I cling to every new word I hear, so as the main protagonist’s character developed, I saw lots of similarities between us.
The story itself is about an intelligent boy named Paul Milliron who lives in Montana in the early 1900’s. His mom has recently passed away leaving his father Oliver struggling to take care of three growing boys, the house, and the farm. After reading a cleverly written newspaper ad, Oliver hires a housekeeper from Minneapolis. Not too long after, in a cloud of mystery, Rose Llewellyn arrives by train with her eccentric, well-educated brother Morris Morgan. And, life on the farm is never quite the same.
As the story develops, the plot starts to twist and turn in unexpected but believable ways. When the teacher at the local one-room schoolhouse leaves her post unexpectedly, the school board is left with few options. But, after some convincing, Morris Morgan steps up and is hired to be the new educator. Personally, I enjoy how “Mr. Morgan” brings a quirky, new vitality to the old school, ruffling feathers, inadvertently angering the local bully, and winning over his students along the way.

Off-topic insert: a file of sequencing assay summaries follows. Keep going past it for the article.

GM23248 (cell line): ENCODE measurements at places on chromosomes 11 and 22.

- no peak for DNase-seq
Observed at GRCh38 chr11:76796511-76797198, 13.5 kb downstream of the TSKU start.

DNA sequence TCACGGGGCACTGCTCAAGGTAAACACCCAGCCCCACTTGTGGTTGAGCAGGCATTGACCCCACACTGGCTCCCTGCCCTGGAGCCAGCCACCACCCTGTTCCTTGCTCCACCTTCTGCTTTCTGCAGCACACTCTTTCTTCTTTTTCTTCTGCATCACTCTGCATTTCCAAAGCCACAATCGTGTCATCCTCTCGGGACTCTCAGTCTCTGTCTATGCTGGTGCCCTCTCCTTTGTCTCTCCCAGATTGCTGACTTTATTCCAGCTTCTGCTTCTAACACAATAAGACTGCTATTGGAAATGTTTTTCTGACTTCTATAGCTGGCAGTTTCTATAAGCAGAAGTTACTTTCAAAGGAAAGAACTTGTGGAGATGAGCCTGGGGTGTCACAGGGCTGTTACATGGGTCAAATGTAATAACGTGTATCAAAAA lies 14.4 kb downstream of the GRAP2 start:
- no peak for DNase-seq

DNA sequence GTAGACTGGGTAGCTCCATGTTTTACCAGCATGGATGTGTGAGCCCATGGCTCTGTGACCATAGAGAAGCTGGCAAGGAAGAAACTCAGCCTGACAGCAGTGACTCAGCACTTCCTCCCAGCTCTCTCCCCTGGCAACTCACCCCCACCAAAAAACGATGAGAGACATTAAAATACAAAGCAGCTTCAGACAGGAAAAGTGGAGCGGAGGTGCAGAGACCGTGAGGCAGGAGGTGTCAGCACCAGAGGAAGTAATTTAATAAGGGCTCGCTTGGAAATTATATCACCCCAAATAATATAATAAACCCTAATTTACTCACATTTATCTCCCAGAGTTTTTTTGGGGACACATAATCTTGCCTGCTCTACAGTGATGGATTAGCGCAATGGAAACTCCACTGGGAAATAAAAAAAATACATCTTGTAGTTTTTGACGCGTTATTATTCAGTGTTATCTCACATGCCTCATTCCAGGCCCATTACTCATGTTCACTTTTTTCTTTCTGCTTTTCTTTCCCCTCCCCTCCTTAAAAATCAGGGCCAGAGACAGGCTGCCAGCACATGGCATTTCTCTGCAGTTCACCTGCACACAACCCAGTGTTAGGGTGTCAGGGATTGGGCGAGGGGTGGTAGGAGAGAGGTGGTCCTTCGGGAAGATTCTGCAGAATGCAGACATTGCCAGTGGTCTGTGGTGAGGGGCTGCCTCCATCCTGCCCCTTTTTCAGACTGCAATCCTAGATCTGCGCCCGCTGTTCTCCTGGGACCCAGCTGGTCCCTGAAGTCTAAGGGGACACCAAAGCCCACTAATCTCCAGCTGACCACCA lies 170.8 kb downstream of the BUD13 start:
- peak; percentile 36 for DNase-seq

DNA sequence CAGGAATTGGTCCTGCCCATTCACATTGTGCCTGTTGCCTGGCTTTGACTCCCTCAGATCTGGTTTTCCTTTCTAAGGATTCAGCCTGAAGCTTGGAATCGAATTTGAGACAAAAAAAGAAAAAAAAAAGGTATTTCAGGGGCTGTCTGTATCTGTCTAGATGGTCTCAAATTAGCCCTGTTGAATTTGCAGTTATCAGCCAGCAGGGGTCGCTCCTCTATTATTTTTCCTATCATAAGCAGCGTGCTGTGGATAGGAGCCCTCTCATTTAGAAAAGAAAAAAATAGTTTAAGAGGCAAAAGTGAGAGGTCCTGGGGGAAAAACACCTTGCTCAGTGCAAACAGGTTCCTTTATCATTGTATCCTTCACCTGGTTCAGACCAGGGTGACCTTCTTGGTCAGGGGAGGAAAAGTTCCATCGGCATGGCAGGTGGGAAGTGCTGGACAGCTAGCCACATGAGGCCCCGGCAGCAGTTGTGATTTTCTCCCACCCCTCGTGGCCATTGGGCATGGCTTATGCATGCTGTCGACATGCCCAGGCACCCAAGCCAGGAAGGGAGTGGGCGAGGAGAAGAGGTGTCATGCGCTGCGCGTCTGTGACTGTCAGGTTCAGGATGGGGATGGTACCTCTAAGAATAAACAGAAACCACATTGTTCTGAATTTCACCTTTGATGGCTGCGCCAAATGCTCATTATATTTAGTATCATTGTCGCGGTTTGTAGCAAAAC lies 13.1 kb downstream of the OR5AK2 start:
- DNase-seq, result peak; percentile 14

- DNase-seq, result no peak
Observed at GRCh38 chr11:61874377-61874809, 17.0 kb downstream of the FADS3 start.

Meanwhile, Rose has created a stir in the small farming community of Marias Coulee and won the hearts of the Milliron family. At times, it’s almost as if the Milliron boys have a mother again, but domestic bliss comes to a screeching halt when Rose lets slip a key piece of her mysterious past. Devastated, it’s up to Paul, the oldest, to choose the best path forward and protect his family. As it turns out, this will require all of his “older brother powers” and intellect.
Readers, this book is constantly interesting. Whether the author is telling you about the history and science of a comet, taking you to back in time to 1909, or entertaining you with one of several misadventures, you just can’t stop reading. The characters are truly intriguing, the descriptions make you feel like you’re actually there, and the tale is overall realistic and captivating. Somehow, Ivan Doig, the author, finds a way to throw a backwards horse race, Halley’s comet, a one-room schoolhouse, and a fixed prizefight into one astounding narrative.
This is a wonderful, family-friendly work of historical fiction, and I highly recommend it!
The Whistling Season by Ivan Doig. Mariner Books, 2007. Buy the book here and support Stone Soup in the process!